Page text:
Discrimination of Tamil Nation in Sri Lanka and Struggle for Recognition

 Discrimination of Tamil Nation in Sri Lanka and Struggle for Recognition

By Dr G K Nathan

The Island at the Southern tip of Indian subcontinent is known by different names: Sri Lanka, Ceylon, Eelam etc., where Sinhala and Tamil people have lived for many millennia, but Sinhala language is the latest of the two in comparison with Tamil language, which is one of the few oldest living languages. Looking back, Indian subcontinent, Australia and Sri Lanka were part of the Lemuria continent  in the Indian and Pacific Oceans; it is also called Kumari Kandam in Tamil. The Boxing Day Tsunami of 2004 revealed, along Tamil Nadu coast, part of archaeological remains that were swallowed by the rising ocean, many thousands of years ago. Also emerging recent archaeological evidence of old Tamil civilization in the West coast of Indian Sub-continent and in current Tamil Nadu at Keeladi ,  prove the antiquity of Tamil Nation and Language. Beyond any doubt, it is comparable to Mohenjo-Daro Indus Valley civilization. The links given here are sufficient evidence to prove the ancient heritage of Tamils and their language.

The Tamils have become a global community that has been recognized, widely. Initially, brought about by large scale migration of Tamils to Malaysia, Singapore, Fiji, Mauritius and South Africa, mostly from Tamil Nadu and Sri Lanka, during the British colonial era. In post-Independent Sri Lanka, the discriminatory policies practised by successive governments and repeated pogroms, forced Tamil Nation to follow a migratory route to distant lands, like many other Nations in the world.  The most successful group that comes to mind is Jews, in many ways there are some similarities, after many hundreds of years, the Jews established their homeland in Israel following the end of 2nd World War.  Discriminatory policy of successive governments of Sri Lanka against Tamils has indirectly strengthened the Tamil Diaspora and helped the Diaspora to expound and strengthen our language and culture worldwide. Also, Tamil Diaspora has become economically strong, following the footsteps of forbearers who achieved economic success in their new homelands during colonial era. Tamil Diaspora is duty bound, like the Jewish Diaspora, to assist the people in their former homeland, to become economically independent.  Tamil Diaspora’s political contacts in their new homelands can be made use for economic advancement and to promote political resolution in our old homeland in Sri Lanka.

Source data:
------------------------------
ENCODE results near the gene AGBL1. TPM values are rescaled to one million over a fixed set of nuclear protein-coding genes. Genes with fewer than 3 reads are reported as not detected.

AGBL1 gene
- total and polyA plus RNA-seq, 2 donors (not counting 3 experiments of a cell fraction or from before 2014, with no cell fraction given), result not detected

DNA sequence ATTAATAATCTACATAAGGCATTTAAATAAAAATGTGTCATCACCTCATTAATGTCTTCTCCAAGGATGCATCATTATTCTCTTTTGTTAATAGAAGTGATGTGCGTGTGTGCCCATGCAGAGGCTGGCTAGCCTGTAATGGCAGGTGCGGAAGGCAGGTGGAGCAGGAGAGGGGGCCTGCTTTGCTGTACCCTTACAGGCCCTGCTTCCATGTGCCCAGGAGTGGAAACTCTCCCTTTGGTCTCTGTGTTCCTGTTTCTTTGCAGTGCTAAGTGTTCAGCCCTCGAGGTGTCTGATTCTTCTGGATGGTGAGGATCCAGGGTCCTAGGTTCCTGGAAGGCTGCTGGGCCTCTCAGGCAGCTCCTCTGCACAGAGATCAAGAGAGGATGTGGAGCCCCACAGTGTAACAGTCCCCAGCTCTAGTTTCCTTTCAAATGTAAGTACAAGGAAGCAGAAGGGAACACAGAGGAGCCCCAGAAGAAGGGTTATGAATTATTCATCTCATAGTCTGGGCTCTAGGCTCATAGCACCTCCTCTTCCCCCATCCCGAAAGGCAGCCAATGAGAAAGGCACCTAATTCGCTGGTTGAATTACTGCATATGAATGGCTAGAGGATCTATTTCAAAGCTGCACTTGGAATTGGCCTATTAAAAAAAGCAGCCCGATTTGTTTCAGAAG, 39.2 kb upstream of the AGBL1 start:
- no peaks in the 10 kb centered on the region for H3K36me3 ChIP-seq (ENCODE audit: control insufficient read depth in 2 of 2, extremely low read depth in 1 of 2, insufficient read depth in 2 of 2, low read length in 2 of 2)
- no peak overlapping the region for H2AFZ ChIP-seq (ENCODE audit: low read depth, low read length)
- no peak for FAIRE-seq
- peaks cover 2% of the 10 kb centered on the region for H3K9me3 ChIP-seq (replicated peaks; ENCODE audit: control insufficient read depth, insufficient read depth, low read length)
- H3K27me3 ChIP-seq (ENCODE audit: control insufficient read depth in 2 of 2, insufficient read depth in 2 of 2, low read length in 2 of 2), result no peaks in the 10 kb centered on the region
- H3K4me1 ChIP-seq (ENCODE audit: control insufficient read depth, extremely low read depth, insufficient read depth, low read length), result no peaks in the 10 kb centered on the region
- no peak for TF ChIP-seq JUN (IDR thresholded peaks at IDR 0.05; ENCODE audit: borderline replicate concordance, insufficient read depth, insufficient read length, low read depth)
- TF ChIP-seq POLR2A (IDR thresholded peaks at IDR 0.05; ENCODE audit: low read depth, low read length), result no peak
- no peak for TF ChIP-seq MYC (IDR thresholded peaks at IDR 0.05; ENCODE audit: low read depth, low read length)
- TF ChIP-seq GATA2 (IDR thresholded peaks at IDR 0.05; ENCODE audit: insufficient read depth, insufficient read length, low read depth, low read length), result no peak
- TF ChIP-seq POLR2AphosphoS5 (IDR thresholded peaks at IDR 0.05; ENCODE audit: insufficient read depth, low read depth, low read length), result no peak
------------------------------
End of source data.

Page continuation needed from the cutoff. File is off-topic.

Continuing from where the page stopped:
Sri Lanka has been under occupation at different periods for about two thousand years, initially it was under the Tamil kings of Pandya and Chola dynasty of South India at various periods throughout the history. Also, occupied by European colonial powers for about half a century, from the beginning of 16th century.  At that time, there were three Kingdoms in different parts of Sri Lanka. One in the South and the other in Central Sri Lanka both were Sinhala Kingdoms, the third one was a Tamil Kingdom in the North.  The Central Sri Lanka Kingdom finally had Tamil Kings because of marital links between South Indian Royals. Southern part of the Island came under the occupation of Portugal and later expanded to include Northern Sri Lanka after the conquer of Tamil Kingdom.Image result for Kandy Tamil kings

Holland took over from Portugal and finally ended up with Great Britain.  British unified the Island when the Kandyan Kingdom in the Central part of the Island came under their control and the surrender document was signed in Tamil.Image result for Kandy Tamil kings

Island of Sri Lanka that has been a divided land most of the time, became united country and part of British empire that ruled the Island for about 140 years.  On the 4th of February 1948, Sri Lanka became an independent country, at the time of  independence there were different nationalities, Sinhalese, Tamils (Ceylon and Indian), Muslims (mostly Tamil speaking) and Eurasians (Burghers) etc. The proclaimed constitution did not fully protect the rights of different groups made up of multilingual (Sinhala, Tamil, English), multi-ethnic (Sinhala, Tamil, Muslim, Burghers etc.) and multireligious (Buddhism, Hindus, Christians, Islam) people.

Sri Lanka was a success story at the beginning of post-colonial era in the field of education, economic activities etc. First Prime Minister Lee Kwan Yew of the small Island of Singapore that was too a multilingual, multiethnic and multireligious country like Sri Lanka; Mr Lee wanted to emulate Sri Lanka’s success story. Unfortunately, Sri Lanka’s communal and short sighted policy of domination of minorities by subsequent governments took Sri Lanka, downhill all the way to the bottom of the heap of countries that became independent after colonial occupation.